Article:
Check out this video of New York City Council Member Benjamin Kallos coolly picking apart an element of Bloomberg's old trash plan that has gone out of control.
The collection and disposal of trash in New York City, but particularly in Manhattan, is achieved through a mixture of poorly regulated private trash vehicles and relatively well-maintained and environmentally sound government ones. Recycling rates are embarrassingly low, 15 percent compared to up to 75 percent in other cities.
One of the alleged attempts to improve the situation is the construction of a massive (2 acre, ten story high) marine transfer station on the upper reaches of the East River just south of East Harlem. The trash plan itself is already archaic. This particular part of it is a disaster. It is already five times more expensive than intended, only in part because it's now in a location designated as the worst kind of flood zone.
For reasons that no one quite understands, de Blasio has not yet sent it the way of stop and frisk, although he or the next mayor will eventually have to.
Along with black activist Bertha Lewis, Senator Liz Krueger, Borough President Gale Brewer, thousands of residents of public housing (in front of which this is being built), and a growing coalition of organizations such as Pledge2Protect, Council Member Kallos is trying to stop this weird boondoggle before it costs the city even more than it has already.
Clashing with outgoing trash czar, John Doherty, Kallos lists the economic (and human and environmental) reasons why the marine transfer station does not make sense. Watch as he gets Doherty to admit it's getting more expensive every year to build and, even worse, will make trash disposal way more expensive for the next 20 years -- and then in effect say: But so what?
Kallos calmly points out there is only so much in the budget and the city requires money for other critical things, like homelessness, education, and foster care. Kallos is a brand new Council Member, but if he can stay this calm and lucid as he exposes the mistakes of the last administration, he should play a much bigger part in the next one.
There is one economic cost, however, that Kallos does not mention.
Thousands of garbage trucks a year will pass through the most densely residential neighborhood in Manhattan (residential except for a very large number of schools), then enter the garbage site via a road that bisects an athletic facility used by 34,000 city kids a year from every borough except Staten Island.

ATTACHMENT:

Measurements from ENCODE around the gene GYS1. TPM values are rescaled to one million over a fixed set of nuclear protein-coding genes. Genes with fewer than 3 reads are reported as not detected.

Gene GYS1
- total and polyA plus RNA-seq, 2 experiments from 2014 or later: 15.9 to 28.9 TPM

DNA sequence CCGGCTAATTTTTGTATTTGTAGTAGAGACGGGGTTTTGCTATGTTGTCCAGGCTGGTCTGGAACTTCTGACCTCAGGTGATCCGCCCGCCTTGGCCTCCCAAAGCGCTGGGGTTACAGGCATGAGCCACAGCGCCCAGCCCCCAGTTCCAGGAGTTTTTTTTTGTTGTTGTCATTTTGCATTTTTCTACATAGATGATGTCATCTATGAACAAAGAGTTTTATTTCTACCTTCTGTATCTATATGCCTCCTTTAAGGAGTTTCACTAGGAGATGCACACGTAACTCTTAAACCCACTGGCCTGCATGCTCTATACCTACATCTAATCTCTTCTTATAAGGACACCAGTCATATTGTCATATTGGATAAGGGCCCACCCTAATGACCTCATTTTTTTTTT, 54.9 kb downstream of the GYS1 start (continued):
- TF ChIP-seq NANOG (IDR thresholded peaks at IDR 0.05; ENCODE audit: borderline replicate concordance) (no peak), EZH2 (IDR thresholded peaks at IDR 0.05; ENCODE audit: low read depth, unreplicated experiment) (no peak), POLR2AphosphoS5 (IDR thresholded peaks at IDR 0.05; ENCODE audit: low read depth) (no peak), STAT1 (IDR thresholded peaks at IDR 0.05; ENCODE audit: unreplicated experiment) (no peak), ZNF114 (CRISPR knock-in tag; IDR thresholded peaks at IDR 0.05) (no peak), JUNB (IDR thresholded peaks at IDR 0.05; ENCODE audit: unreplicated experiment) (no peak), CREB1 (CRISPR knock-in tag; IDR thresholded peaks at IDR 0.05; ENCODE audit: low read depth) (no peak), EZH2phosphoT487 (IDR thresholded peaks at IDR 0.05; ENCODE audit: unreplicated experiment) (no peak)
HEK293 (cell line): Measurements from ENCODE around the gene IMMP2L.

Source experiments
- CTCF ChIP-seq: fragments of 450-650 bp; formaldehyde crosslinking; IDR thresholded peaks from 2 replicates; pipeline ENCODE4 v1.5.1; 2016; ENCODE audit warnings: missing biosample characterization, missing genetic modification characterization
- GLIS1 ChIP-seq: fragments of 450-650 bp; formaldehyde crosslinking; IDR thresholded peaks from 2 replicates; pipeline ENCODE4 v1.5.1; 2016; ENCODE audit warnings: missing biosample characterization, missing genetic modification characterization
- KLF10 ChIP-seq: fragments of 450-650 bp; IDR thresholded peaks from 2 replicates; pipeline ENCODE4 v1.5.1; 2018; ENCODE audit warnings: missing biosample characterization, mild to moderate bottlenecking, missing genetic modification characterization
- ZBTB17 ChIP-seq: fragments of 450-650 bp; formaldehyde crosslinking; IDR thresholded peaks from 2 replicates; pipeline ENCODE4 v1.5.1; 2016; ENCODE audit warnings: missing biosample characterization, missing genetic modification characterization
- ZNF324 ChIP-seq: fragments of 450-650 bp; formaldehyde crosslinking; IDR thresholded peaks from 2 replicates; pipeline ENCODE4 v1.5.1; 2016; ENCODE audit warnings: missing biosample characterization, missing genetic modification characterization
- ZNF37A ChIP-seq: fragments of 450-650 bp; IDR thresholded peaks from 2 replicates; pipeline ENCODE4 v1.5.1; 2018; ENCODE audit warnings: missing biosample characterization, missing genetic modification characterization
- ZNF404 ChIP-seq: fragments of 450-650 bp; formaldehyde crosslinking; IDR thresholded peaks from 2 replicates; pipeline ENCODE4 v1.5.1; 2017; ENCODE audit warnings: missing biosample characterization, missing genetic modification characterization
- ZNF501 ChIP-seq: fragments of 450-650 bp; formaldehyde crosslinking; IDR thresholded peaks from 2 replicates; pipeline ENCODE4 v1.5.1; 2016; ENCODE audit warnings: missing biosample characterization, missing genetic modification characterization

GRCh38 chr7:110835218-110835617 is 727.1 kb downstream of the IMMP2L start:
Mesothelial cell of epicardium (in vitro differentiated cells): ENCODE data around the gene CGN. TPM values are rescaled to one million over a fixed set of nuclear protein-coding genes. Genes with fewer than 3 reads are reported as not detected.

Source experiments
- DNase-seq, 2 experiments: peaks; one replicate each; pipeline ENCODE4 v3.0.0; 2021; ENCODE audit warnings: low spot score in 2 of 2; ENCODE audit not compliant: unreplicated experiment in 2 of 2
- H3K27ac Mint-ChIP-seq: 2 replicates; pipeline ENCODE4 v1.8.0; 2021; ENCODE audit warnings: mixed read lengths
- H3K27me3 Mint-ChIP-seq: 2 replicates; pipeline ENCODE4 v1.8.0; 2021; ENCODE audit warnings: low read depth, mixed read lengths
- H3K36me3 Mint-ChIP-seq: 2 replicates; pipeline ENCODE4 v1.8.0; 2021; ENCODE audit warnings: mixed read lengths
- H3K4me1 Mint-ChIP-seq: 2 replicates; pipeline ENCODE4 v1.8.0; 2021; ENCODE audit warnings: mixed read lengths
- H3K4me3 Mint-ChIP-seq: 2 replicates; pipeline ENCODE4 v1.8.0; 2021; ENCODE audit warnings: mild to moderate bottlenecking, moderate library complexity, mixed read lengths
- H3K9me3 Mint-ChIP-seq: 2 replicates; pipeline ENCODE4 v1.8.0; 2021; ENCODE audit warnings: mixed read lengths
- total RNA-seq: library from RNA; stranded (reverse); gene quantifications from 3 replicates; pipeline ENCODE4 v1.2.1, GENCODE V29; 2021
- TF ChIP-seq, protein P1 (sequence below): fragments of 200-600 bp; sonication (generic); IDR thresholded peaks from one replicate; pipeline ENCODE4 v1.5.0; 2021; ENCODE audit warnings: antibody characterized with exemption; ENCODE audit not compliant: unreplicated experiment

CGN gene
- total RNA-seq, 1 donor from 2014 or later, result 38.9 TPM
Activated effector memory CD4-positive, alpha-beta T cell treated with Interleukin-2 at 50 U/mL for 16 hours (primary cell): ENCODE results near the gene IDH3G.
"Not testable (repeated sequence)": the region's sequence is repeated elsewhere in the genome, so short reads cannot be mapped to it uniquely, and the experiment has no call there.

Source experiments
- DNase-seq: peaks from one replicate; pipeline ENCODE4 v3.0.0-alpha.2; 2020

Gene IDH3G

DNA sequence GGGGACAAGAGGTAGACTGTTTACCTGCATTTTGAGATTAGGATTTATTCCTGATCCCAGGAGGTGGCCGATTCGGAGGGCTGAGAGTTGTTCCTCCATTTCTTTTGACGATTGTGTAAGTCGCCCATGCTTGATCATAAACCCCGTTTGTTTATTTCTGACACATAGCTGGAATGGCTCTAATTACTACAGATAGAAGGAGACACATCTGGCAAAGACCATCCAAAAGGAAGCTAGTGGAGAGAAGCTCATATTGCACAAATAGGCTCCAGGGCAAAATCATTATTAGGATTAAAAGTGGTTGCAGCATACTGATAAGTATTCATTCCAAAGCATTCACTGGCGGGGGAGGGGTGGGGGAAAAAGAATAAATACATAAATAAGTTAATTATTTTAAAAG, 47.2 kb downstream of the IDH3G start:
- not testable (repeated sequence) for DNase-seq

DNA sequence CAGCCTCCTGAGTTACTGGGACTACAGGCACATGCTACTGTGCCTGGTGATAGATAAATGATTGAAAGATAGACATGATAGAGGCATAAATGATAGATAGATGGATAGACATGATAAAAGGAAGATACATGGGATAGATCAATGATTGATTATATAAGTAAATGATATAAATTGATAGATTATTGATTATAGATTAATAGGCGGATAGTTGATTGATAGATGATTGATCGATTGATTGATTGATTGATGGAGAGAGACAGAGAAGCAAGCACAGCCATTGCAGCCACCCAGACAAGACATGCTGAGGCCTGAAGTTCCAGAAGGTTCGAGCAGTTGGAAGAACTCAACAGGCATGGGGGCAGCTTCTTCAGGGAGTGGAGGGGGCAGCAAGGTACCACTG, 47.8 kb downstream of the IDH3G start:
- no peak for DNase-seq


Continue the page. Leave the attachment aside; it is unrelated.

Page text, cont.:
Mayor de Blasio has talked passionately about reducing pedestrian deaths in New York, but his Vision Zero plan to reduce pedestrian deaths will die on 91st and York along with several children. It is absolutely inevitable that children will get killed here, and even the most cynical New Yorkers will not tolerate child fatalities when the excuse for them is so political and hollow. This garbage site made sense for Bloomberg, politically, but makes none for de Blasio and none for the city.
It is not worth the risk of a broken toe, never mind the life of a child.
Legal action will be taken in the wake of funerals, the public will be moved, voters will vote, and, too late for the families of those killed, another economic cost will be added to those already enumerated by Council Member Kallos: the cost of tearing the marine transfer station down.
If you're a member of the public, but particularly if you are one of the 30,000 + mothers of kids who play here, check out the Pledge2Protect site to see what you can do. There are, I believe, protests today, Monday, and on Wednesday.
Mayor de Blasio has just appointed a new sanitation commissioner, Kathryn Garcia. As a mother of two children, Ms. Garcia, I would urge you to go to 91st and York and visualize a minimum of 130 truck drive-bys a day six days a week passing over the same 20 feet of sidewalk that children must cross to get from the athletic field to the building where they change.
This is over 3,000 drive-bys a month, over 37,000 truck drive-bys a year, and most of them at a time when the kids play on the field and cross back and forth.
Really, for your own sake, go there and look, but when you get there use your imagination because there is one more cost that no one talks about: the cost to you of having to live with the avoidable deaths of children on your conscience.